Here is the text code for the circuit depicted. Do File > Import on Falstad's simulator and paste this text. The second set of op-amps don't do anything really yet, I was just trying to make them do the modulation but you can ignore them for now.

$ 1 5.0E-6 38.696464541249114 50 5.0 50
v 32 224 32 320 0 4 40.0 3.0 3.0 0.0 0.5
w 304 176 368 176 0
w 256 272 368 272 0
w 304 320 368 320 0
w 256 416 368 416 0
174 368 176 368 272 0 1000.0 0.6980000000000001 Resistance
174 368 320 368 416 0 1000.0 0.6980000000000001 Resistance
a 464 224 592 224 0 15.0 -15.0 1000000.0
a 464 368 592 368 0 15.0 -15.0 1000000.0
w 416 384 464 384 0
w 416 240 464 240 0
w 592 368 592 320 0
w 592 224 592 176 0
r 592 176 464 176 0 2000.0
r 592 320 464 320 0 2000.0
r 464 176 368 176 0 2000.0
r 464 320 368 320 0 2000.0
w 464 176 464 208 0
w 464 320 464 352 0
w 368 272 624 272 0
w 368 416 624 416 0
w 592 224 624 224 0
w 592 368 624 368 0
p 624 224 624 272 0
p 624 368 624 416 0
w 384 224 416 240 0
w 384 368 416 384 0
w 304 176 304 320 0
w 256 272 256 416 0
a 704 240 816 240 0 15.0 -15.0 1000000.0
w 816 240 816 176 0
w 704 224 704 176 0
r 704 176 816 176 0 100.0
w 624 224 704 224 0
w 624 272 704 272 0
w 704 272 704 256 0
w 816 240 848 240 0
x 663 321 678 327 0 24 Y
x 654 181 669 187 0 24 X
x 11 376 117 382 0 24 sawtooth
w 816 384 848 384 0
w 624 416 704 416 0
w 624 368 704 368 0
r 704 320 816 320 0 100.0
w 704 368 704 320 0
w 816 384 816 320 0
a 704 384 816 384 0 15.0 -15.0 1000000.0
r 880 240 944 240 0 10000.0
r 880 384 944 384 0 10000.0
d 848 240 880 240 1 0.805904783
d 848 384 880 384 1 0.805904783
a 80 272 208 272 0 15.0 -15.0 1000000.0
w 208 272 208 224 0
w 80 256 80 224 0
w 208 272 256 272 0
w 32 320 80 320 0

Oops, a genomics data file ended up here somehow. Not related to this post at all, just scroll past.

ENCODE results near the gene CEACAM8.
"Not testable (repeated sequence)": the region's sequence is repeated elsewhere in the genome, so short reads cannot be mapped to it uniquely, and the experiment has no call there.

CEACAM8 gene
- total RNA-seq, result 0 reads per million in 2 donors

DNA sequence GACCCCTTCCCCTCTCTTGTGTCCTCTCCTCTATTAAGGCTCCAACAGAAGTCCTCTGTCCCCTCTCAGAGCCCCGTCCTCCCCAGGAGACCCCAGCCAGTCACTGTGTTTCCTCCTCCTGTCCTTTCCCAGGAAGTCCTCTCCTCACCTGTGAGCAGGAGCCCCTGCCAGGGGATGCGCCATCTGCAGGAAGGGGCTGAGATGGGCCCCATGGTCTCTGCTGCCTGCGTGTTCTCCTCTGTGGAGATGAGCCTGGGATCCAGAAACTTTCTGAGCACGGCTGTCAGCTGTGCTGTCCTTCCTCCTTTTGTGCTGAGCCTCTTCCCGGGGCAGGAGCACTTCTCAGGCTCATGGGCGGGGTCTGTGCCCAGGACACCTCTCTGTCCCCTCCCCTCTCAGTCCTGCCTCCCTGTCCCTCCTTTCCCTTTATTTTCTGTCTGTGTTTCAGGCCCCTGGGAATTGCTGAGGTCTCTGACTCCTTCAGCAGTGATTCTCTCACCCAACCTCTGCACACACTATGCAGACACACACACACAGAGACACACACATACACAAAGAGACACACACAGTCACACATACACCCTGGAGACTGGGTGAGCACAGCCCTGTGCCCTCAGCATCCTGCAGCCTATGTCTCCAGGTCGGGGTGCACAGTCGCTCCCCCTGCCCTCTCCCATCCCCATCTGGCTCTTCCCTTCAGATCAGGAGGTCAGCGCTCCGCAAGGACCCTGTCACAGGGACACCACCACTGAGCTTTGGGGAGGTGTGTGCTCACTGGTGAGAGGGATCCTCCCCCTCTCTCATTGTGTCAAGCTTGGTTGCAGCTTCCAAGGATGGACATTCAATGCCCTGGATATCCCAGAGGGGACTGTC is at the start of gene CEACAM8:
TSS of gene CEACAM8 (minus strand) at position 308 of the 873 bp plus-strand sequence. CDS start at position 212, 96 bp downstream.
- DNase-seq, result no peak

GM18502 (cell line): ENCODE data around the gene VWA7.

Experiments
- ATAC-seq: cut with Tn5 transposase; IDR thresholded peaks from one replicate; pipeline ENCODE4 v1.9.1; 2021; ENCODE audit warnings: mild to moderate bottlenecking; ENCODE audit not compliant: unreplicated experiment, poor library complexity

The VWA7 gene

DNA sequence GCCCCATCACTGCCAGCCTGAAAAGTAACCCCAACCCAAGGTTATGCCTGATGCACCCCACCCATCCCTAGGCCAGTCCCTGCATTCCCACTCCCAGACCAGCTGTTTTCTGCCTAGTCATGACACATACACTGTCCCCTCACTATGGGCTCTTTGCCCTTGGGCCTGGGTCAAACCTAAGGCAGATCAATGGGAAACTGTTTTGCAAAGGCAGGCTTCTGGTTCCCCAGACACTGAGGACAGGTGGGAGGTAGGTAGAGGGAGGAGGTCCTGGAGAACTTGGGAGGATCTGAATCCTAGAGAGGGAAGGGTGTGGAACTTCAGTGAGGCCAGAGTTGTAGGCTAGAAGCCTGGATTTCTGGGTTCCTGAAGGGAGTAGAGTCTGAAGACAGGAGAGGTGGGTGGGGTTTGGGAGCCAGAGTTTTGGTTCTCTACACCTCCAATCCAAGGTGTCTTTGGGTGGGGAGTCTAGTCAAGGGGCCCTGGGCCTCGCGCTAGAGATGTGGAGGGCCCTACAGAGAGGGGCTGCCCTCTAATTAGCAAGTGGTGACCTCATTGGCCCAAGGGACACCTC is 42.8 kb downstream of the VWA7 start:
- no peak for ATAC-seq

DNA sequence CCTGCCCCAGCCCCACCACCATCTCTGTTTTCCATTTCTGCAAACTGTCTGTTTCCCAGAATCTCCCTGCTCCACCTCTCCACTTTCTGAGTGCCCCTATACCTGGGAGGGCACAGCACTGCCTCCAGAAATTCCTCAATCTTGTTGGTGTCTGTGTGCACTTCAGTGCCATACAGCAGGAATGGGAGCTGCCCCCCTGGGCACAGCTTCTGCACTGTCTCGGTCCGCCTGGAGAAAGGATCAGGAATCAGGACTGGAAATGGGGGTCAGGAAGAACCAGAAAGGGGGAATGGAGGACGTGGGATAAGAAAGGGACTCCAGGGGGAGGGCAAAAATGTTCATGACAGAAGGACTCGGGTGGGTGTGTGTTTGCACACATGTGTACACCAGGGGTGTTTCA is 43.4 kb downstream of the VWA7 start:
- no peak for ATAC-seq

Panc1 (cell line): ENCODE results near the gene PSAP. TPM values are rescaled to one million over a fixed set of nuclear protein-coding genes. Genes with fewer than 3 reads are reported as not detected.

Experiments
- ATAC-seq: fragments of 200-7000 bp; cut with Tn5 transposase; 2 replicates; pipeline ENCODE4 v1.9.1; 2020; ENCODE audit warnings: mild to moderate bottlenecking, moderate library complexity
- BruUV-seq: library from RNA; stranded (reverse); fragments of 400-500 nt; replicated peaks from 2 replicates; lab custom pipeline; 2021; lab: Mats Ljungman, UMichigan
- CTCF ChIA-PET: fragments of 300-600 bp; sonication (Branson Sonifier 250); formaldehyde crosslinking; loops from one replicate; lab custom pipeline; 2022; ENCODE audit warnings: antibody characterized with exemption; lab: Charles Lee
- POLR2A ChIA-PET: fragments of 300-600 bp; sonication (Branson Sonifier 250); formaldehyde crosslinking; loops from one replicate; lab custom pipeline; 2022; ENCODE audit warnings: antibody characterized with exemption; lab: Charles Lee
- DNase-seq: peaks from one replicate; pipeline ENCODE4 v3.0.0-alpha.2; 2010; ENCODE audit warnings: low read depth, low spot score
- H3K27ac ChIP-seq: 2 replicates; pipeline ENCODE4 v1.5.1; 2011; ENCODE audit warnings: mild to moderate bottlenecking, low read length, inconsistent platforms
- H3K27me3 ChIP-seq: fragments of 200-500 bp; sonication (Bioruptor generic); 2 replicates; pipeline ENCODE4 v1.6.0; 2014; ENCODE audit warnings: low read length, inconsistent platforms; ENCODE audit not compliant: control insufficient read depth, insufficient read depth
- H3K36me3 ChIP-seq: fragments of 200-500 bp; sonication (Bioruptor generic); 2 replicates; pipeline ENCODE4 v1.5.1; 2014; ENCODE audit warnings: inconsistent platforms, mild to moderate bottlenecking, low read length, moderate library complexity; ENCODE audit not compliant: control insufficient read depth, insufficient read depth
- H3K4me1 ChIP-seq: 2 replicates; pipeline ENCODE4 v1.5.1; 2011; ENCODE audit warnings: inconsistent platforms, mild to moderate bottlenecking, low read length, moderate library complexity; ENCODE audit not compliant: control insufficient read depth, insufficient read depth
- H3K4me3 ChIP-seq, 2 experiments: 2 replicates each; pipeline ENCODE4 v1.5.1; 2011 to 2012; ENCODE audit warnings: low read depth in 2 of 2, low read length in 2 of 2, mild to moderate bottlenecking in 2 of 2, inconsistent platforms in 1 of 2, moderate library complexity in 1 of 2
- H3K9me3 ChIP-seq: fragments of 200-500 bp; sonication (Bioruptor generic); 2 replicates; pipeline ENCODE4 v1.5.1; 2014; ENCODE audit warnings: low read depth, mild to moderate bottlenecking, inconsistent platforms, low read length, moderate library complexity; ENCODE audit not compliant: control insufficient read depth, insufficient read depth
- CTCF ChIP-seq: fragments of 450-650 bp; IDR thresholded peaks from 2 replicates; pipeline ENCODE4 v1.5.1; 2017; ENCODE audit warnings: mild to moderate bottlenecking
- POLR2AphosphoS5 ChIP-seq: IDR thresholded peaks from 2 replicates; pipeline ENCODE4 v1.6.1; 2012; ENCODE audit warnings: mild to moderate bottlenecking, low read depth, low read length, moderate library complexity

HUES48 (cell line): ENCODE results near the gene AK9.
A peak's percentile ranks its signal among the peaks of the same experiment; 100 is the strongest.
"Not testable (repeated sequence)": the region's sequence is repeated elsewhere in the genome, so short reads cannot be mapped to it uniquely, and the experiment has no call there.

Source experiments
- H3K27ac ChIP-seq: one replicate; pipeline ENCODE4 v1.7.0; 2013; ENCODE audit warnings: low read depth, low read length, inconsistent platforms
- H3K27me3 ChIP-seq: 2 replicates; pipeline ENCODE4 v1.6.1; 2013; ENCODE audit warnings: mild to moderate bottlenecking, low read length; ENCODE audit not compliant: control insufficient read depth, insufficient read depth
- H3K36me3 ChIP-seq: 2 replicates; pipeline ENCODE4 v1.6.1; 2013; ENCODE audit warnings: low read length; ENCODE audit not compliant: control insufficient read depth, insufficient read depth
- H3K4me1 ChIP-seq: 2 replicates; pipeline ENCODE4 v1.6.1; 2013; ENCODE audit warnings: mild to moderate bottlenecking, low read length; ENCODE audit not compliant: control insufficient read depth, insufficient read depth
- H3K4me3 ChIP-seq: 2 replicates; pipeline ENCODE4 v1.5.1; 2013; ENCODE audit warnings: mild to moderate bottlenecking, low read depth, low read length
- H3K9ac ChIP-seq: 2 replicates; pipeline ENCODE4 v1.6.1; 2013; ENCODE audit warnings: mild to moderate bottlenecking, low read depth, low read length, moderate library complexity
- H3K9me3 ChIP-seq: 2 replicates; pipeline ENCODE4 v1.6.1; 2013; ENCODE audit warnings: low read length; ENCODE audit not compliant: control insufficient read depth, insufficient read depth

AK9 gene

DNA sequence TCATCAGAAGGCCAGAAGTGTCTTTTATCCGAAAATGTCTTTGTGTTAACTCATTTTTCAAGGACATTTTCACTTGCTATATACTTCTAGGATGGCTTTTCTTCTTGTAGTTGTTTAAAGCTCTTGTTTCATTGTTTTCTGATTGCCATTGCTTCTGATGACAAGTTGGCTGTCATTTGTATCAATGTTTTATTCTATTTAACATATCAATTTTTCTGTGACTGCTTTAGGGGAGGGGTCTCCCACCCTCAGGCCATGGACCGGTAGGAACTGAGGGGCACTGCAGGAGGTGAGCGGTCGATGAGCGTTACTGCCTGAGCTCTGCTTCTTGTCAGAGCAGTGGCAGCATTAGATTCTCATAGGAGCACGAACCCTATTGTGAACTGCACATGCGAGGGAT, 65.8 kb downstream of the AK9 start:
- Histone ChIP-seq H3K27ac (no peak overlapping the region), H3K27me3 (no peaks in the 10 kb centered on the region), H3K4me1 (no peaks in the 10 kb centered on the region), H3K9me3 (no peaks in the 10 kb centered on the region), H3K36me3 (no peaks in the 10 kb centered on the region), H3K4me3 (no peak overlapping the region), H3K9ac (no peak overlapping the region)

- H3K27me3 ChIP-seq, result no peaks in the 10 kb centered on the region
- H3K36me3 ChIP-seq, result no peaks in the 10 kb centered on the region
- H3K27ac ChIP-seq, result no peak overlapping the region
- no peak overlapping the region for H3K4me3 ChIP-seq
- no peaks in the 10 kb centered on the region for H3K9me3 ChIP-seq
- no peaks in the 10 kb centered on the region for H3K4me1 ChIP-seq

w 80 288 80 320 0
r 208 224 80 224 0 100.0
r 32 224 80 224 0 100.0
w 304 176 32 176 0
r 32 176 32 224 0 100.0
w 704 400 704 416 0
o 23 64 0 34 10.0 9.765625E-5 0 -1
o 24 64 0 34 20.0 9.765625E-5 0 -1
o 23 64 0 226 16.36695303948071 20.94969989053531 1 24
o 32 64 0 35 40.0 0.4 2 -1
o 43 64 0 35 40.0 0.4 2 -1
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  • \$\begingroup\$ Good grief - I need to lie down in a dark room for a long time after reading this question but I think its asking about a Lissajous figure generator. \$\endgroup\$ – JIm Dearden Aug 28 '13 at 18:21
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The Falstad simulator doesn't have any built-in components that can work well as a four quadrant multiplier, but you may be able to use the ADC and DAC for such purpose. Create one of each, then go to the export screen and change the "4"'s to "8"'s or "10"'s. Voila--10-bit converters. Those only provide two-quadrant operation rather than four-quadrant, but you should still be able to make them work pretty well if you add some other components (feed the ADC a sinewave which is DC biased so it doesn't go negative, feed the V+ input of the DAC with the signal to be modulated, and subtract from the DAC output half of what its full-scale output would be).